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Pet therapy program lends a helping paw to young people in youth protection

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Therapy may seem intimidating to some, but when your therapist has four legs, a wagging tail, and is covered in fur, the process might feel a little less scary.

That’s the theory behind Batshaw’s new pet therapy program. It began as a pilot project a year ago, and after months of success, it will soon be permanent, the organization says.

“A lot of times the youth that we work with feel as if they’re not deserving of kindness and gentleness,” said Elana Hersh one of Batshaw’s group home managers.

“The dogs are just there, and they’re loving and friendly. It’s an unconditional support and help that they give them,” she said.

The Batshaw Foundation has raised enough money to hire four pet therapists to run a weekly program at a handful of locations.

“Studies have shown that petting a dog lowers a stress hormone called cortisol and increases oxytocin which is referred to as the 'feel good' hormone,” said Isabel Poulin, one of Batshaw’s pet therapists.

Poulin has worked for Batshaw as an educator for 20 years, and as a pet therapist since the pilot project began.

Since 2016, she has also run her own company called Pawz Thérapie, which aims to create safe spaces for at-risk youth through animal therapy.

“Pet therapy helps many clients and students who suffer from mental health challenges. For example, anxiety, depression and suicidal ideation,” said Poulin.

However, not just any dog can assist a pet therapist.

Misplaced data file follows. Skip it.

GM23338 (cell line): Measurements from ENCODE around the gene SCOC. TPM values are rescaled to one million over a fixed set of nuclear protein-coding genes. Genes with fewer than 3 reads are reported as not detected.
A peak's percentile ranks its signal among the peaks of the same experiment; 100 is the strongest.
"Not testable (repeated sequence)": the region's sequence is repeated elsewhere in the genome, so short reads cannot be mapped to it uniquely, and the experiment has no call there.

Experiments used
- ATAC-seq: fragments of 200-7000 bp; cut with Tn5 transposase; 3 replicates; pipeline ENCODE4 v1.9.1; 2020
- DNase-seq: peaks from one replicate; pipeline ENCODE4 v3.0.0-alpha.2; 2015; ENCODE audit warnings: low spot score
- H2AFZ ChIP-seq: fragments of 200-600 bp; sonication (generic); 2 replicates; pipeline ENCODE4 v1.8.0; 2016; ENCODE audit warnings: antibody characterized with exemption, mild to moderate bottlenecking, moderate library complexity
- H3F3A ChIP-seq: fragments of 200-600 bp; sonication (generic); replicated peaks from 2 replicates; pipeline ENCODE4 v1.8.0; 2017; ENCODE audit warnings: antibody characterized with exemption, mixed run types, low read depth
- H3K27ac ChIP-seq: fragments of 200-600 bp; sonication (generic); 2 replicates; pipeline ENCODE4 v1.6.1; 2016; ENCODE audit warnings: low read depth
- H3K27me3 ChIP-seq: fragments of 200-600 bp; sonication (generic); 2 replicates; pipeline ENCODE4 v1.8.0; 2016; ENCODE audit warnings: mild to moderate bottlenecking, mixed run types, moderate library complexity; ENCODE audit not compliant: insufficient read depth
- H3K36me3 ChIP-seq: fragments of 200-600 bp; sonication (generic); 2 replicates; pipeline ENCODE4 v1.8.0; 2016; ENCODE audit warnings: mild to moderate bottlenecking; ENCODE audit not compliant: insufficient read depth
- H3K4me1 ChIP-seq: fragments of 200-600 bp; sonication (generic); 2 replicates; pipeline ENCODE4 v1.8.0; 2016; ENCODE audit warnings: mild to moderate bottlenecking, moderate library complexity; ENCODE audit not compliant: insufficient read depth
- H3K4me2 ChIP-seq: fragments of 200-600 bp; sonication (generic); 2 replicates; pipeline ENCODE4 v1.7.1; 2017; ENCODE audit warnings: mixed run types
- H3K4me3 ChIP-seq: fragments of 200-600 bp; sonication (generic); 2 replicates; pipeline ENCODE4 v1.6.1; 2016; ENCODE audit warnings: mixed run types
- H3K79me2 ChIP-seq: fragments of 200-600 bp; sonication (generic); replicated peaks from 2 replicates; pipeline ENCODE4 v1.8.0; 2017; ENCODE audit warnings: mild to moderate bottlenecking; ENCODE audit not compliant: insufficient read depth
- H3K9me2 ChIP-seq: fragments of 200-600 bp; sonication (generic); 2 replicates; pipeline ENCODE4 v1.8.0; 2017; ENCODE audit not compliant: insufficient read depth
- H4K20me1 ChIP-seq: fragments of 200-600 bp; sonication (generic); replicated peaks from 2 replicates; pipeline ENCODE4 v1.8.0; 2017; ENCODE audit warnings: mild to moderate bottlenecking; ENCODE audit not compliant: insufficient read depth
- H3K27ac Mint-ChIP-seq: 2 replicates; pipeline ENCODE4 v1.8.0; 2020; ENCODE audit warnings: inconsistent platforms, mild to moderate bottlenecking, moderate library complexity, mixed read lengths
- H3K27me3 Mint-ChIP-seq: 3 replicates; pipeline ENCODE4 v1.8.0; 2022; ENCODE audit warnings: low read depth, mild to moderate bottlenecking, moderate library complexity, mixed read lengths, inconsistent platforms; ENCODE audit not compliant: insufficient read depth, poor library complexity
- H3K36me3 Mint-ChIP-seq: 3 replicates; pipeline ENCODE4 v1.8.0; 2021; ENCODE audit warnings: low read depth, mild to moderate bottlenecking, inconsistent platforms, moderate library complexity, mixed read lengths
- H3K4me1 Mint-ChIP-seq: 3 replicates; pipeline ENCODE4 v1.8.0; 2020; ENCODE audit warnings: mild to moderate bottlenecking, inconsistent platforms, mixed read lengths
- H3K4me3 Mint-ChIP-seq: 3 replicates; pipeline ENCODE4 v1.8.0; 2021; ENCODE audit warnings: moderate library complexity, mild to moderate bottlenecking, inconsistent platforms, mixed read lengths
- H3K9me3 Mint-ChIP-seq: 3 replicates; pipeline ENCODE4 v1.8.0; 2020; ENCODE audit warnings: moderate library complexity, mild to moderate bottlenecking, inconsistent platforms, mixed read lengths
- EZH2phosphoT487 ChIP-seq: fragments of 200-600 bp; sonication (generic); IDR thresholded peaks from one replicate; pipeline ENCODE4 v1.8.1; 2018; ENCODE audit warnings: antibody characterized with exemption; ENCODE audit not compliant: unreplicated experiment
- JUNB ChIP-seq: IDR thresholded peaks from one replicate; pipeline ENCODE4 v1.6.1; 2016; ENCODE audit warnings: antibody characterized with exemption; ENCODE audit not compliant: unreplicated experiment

“The dog must have their obedience training as well as be screened by a pet therapist to ensure that they have all the qualifications to work with people in different settings,” said Poulin.

“A dog may be good in the home, but be reactive to high sounds such as school bells or yelling from a youth who is in crisis,” she added.

The therapy dogs have been such a success at Batshaw that several youth have asked for full time, live-in pups. Hersh says the animals could help in a variety of other settings, too.

“It’s not common that a 12-year-old would have to go sit in a courtroom all day. Unfortunately our kids have to go to court sometimes. So if there could be an animal therapy dog at court that could help those kids,” said Hersh.

The team at Batshaw hopes to expand the pet therapy program once more funding is available. 

LISTEN ON CJAD 800 RADIO: Elena Hirsh from Batshaw Group Home Manager joins Elias Makos to discuss Pet therapy, and the benefits it can provide to younger generations.

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